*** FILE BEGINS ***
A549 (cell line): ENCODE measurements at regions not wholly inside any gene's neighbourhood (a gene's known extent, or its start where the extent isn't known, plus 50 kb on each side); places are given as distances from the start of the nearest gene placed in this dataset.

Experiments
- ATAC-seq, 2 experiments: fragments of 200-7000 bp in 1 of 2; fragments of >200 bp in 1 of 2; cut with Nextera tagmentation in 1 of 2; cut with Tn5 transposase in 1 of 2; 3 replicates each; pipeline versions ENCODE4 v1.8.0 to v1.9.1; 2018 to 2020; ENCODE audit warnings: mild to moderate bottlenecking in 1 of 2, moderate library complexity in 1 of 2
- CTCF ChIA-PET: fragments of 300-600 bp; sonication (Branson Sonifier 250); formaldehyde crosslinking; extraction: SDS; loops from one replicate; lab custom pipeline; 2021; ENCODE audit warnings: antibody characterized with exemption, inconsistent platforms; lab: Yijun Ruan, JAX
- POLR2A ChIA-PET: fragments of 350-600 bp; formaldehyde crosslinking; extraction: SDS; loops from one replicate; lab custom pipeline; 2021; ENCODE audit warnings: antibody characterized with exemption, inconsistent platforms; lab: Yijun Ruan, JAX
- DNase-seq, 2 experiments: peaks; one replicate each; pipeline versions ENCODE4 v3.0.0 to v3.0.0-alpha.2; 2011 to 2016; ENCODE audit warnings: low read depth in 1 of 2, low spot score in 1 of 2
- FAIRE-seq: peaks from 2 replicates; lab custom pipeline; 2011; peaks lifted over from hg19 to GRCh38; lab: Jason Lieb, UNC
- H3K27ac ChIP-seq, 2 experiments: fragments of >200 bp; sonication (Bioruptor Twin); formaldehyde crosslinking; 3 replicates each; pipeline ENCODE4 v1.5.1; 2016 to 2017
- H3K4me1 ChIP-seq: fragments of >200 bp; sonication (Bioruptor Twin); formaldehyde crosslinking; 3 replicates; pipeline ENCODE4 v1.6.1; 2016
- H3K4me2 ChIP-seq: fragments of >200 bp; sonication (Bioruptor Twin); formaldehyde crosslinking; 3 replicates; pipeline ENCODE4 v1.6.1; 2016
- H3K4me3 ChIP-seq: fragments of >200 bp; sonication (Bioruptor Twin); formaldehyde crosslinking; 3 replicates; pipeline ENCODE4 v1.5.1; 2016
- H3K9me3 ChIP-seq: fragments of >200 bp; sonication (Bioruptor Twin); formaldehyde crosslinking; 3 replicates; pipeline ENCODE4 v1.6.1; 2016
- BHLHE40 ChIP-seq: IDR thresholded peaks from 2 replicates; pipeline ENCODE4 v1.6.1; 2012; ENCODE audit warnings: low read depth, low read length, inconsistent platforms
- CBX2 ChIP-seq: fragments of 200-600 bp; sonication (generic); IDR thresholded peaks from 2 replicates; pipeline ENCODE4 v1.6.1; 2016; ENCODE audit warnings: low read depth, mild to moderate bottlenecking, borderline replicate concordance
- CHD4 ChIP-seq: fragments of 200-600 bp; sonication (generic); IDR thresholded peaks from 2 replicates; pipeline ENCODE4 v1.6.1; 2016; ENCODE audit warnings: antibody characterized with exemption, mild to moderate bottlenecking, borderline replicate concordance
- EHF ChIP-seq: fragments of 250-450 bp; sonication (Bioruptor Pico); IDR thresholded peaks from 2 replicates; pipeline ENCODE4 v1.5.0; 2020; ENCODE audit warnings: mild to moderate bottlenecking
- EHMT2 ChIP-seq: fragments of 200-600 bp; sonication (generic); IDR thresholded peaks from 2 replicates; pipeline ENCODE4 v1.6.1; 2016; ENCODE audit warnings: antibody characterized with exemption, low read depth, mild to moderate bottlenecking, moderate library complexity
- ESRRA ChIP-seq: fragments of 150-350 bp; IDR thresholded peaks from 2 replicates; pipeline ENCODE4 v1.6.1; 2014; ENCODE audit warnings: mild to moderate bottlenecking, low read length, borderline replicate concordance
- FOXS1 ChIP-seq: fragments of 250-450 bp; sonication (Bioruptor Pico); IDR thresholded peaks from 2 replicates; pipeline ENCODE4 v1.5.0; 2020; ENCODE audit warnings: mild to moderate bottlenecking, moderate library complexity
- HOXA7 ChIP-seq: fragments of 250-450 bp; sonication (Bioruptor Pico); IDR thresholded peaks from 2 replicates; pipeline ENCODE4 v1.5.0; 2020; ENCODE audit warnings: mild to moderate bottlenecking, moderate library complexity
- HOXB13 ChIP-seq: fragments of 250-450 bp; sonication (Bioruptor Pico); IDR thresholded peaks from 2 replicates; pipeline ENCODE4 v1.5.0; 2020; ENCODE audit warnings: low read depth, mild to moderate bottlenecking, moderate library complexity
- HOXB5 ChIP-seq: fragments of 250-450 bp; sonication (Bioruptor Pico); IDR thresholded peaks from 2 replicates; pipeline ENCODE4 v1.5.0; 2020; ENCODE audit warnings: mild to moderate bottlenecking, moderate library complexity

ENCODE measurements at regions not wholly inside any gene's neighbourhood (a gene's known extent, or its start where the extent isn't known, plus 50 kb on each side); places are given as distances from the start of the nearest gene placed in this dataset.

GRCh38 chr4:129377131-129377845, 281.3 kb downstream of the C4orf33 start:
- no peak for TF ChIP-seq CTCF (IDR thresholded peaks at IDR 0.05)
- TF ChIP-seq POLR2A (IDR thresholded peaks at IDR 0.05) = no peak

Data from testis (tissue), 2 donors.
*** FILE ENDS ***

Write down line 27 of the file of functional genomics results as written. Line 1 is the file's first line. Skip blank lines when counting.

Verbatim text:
Data from testis (tissue), 2 donors.